So, 800cfs on a steep, narrow mountain stream may be a total blowout and not fishable at all. On a wider, flatter, low elevation mountain stream, 800cfs might be perfect. On a flat, 75-yard wide tailwater like the Clinch, 800cfs might be considered as a low flow. On a side note, I use generation schedules and data provided by TVA for local tailwater information.
Gauge Height Feet
This reading tells you how high the water is on the gauge
and gives you, I think, a little more “universal” reading. At least when it
comes to mountain streams, about 2’ on that gauge is nearly always going to be
close to “normal flow,” regardless of how wide or steep the stream is. For
instance, the Oconaluftee is at a normal, near perfect level when it is at 2’
but may be flowing at around 550cfs. Little River is also normal and near
perfect at 2’ but may be flowing at around 200cfs.
Again, there are a lot of variables like stream size and gradient
but typically, in most Smoky Mountain streams, 2.5’ is the high side of good.
In other words it is still wadeable in most of the usual spots but more
difficult. When you reach 3’ on the gauge, you might still find some
wadeable spots in isolated areas of small streams but pickings will be really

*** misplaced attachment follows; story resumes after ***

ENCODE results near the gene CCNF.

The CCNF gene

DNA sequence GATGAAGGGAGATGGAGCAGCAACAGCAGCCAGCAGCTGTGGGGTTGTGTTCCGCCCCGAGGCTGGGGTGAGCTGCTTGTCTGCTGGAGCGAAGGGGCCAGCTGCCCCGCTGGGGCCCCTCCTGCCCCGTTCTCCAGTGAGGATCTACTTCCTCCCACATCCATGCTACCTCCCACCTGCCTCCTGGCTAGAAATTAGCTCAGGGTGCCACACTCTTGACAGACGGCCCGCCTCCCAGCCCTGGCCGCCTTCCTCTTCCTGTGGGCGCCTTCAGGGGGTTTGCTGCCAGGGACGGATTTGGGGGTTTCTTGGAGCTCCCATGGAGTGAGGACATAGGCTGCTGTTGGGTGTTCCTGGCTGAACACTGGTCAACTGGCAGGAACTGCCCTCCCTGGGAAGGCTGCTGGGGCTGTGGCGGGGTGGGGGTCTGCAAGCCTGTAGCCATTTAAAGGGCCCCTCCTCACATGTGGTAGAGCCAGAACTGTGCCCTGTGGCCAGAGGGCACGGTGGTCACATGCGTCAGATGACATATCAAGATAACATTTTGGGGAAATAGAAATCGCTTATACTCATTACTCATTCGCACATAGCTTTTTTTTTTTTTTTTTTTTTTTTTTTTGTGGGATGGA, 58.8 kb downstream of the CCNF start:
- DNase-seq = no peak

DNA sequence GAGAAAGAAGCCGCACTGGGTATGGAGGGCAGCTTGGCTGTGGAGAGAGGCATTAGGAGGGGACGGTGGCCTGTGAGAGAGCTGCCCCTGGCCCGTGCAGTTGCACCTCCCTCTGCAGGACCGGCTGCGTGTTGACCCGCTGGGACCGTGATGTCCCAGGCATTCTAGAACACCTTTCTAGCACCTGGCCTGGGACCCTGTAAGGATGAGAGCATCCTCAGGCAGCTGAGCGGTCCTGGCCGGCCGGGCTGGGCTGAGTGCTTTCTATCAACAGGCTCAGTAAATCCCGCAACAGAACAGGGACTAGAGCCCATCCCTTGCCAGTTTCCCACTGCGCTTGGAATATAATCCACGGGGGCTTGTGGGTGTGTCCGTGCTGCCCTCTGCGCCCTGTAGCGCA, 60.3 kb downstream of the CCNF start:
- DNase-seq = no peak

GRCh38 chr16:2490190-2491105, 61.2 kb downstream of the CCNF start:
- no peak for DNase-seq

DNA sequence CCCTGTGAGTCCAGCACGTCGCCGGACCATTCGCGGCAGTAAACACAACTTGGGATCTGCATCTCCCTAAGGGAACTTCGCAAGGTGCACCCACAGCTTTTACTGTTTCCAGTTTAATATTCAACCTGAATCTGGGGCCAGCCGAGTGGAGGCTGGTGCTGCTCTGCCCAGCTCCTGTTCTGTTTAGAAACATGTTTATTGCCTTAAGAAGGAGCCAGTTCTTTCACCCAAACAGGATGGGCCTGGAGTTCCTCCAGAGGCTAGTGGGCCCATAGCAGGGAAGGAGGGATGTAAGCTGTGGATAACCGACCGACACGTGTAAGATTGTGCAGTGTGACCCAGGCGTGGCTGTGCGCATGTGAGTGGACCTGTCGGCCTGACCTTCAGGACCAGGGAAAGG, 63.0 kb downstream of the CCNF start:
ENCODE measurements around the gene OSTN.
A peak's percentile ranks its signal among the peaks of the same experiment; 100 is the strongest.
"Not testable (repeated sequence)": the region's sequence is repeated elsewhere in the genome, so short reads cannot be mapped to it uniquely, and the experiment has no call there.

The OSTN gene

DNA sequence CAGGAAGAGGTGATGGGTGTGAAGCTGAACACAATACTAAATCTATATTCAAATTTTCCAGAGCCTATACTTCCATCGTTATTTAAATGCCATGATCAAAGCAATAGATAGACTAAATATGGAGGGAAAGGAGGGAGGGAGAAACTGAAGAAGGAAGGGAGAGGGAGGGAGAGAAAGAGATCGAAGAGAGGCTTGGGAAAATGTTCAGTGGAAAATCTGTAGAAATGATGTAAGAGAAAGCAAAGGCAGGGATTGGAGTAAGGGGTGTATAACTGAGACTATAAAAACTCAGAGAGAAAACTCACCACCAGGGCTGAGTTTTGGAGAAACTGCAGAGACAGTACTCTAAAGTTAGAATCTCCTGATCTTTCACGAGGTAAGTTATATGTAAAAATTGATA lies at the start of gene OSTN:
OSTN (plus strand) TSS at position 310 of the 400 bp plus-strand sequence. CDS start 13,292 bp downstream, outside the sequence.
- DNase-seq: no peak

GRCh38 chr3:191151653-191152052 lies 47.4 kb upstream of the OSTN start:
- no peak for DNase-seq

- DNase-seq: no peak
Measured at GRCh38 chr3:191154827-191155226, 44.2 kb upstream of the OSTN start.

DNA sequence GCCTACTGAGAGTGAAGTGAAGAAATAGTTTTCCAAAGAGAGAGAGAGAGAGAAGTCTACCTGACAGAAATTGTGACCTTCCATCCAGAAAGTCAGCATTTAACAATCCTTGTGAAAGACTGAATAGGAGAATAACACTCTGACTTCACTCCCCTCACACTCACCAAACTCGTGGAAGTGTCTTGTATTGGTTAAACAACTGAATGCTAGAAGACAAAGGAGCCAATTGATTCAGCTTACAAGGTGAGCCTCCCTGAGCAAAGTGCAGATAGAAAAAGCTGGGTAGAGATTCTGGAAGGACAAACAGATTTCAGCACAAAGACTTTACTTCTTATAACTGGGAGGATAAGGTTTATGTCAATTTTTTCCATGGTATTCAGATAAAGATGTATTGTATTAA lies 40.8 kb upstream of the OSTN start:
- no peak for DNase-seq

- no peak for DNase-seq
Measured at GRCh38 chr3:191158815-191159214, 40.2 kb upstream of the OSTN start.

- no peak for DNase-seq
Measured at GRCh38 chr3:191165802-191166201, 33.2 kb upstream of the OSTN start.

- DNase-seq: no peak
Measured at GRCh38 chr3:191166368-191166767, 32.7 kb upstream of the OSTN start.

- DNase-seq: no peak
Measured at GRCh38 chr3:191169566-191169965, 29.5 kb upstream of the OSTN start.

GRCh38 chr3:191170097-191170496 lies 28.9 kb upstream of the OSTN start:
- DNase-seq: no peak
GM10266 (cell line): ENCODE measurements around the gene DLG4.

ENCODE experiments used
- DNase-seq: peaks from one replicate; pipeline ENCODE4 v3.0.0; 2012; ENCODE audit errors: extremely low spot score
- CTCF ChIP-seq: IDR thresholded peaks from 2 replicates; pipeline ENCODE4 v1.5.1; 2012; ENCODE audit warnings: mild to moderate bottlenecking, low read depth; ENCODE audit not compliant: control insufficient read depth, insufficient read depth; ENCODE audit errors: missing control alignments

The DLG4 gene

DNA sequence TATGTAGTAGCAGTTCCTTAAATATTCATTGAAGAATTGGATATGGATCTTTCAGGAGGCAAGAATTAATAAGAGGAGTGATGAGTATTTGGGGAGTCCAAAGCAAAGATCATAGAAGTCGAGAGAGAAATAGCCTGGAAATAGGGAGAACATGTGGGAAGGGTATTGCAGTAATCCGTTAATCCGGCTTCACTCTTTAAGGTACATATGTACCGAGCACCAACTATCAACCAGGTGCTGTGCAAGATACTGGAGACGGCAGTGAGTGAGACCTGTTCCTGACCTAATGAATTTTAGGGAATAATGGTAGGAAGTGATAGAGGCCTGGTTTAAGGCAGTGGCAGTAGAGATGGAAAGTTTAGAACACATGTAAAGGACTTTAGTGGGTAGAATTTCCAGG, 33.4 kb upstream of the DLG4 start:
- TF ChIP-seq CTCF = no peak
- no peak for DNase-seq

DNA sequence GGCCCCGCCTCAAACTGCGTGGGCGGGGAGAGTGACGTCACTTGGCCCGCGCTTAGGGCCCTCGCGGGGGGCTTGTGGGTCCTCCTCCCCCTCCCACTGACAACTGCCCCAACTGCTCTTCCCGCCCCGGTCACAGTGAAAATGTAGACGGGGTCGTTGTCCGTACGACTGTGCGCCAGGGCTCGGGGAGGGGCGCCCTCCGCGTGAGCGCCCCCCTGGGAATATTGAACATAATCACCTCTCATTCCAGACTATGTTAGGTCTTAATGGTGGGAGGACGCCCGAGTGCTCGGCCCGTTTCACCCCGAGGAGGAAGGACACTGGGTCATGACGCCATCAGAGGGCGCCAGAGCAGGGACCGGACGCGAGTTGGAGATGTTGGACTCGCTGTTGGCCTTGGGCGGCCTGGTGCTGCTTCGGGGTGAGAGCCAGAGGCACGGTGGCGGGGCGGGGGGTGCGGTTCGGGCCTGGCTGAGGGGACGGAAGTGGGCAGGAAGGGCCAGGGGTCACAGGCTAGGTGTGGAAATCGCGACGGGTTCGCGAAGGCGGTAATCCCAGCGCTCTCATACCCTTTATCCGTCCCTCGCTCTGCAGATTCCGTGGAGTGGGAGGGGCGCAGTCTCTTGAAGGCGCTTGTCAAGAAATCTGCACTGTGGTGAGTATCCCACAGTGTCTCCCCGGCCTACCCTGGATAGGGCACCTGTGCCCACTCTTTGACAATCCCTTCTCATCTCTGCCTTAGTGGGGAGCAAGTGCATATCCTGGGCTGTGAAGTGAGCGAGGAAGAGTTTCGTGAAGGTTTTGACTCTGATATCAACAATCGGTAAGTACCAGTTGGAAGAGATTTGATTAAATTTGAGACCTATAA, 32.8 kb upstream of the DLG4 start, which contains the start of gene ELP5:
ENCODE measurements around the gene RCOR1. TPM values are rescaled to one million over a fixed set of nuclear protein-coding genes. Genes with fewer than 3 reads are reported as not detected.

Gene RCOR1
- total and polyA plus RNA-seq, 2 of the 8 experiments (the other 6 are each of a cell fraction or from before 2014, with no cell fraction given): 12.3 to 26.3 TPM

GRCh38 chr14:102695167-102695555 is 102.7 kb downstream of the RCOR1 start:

slim. If you don’t know the water really well, don’t mess around with this.
Beyond 3’, you’re likely just looking at a blown out river!
You won’t find this feature on every gauge, but some will have it. It’s a nice feature but you have to keep in mind that it’s reading temperature where the gauge is and water temperature will change significantly as you gain elevation on a stream. For example, the Little River gauge is located in Townsend at about 1100’ in elevation. If you’re going to fish Little River around Elkmont Campground, your elevation will be around 2300’. That coupled with more stream canopy, means your water temperature at Elkmont should be considerably cooler than the gauge reading at Townsend.
It’s not an exact science but as a general rule, you drop about 4-degrees water temperature for every 1000’ you gain in elevation. So, if the stream gauge for Little River reads 62-degrees, the water temperature at Elmont should be closer to 58-degrees. This can make an enormous difference when you’re trying to find feeding trout.
I have seen fly rods break more times and in more ways than I care to remember. However, in all of my years fishing and guiding, I am yet to see a fly rod break in its case! I’m sure someone out there has a story about it, but it is pretty safe to say that it’s rare. Most fly rods come with a case when you buy them. So, I’ve always wondered why so many anglers choose not to use them. As a matter of fact, I’m pretty sure I physically cringe when a client pulls an uncased rod out of the trunk and throws it in the back of my truck.
It’s one thing if you have a rack on or in your vehicle that is designed to carry a rod while it is strung up. But I’m talking about the strung up rod that is broken down in 2-4 pieces with the leader tangled around it. The person who does this usually justifies it with something like, “I just hate having to tie the fly back on every time.”